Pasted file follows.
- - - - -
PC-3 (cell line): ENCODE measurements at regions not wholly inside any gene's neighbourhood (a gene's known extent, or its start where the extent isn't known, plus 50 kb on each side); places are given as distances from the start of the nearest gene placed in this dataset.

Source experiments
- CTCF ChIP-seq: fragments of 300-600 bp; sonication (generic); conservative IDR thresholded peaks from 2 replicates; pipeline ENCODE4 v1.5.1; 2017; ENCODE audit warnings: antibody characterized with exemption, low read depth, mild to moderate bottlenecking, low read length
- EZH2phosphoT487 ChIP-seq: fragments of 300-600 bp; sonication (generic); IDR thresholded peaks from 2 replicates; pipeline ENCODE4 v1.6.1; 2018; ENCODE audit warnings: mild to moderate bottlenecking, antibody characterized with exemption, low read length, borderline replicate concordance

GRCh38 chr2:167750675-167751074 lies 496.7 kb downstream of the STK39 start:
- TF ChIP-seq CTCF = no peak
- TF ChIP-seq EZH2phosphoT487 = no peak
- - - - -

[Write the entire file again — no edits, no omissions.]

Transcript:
PC-3 (cell line): ENCODE measurements at regions not wholly inside any gene's neighbourhood (a gene's known extent, or its start where the extent isn't known, plus 50 kb on each side); places are given as distances from the start of the nearest gene placed in this dataset.

Source experiments
- CTCF ChIP-seq: fragments of 300-600 bp; sonication (generic); conservative IDR thresholded peaks from 2 replicates; pipeline ENCODE4 v1.5.1; 2017; ENCODE audit warnings: antibody characterized with exemption, low read depth, mild to moderate bottlenecking, low read length
- EZH2phosphoT487 ChIP-seq: fragments of 300-600 bp; sonication (generic); IDR thresholded peaks from 2 replicates; pipeline ENCODE4 v1.6.1; 2018; ENCODE audit warnings: mild to moderate bottlenecking, antibody characterized with exemption, low read length, borderline replicate concordance

GRCh38 chr2:167750675-167751074 lies 496.7 kb downstream of the STK39 start:
- TF ChIP-seq CTCF = no peak
- TF ChIP-seq EZH2phosphoT487 = no peak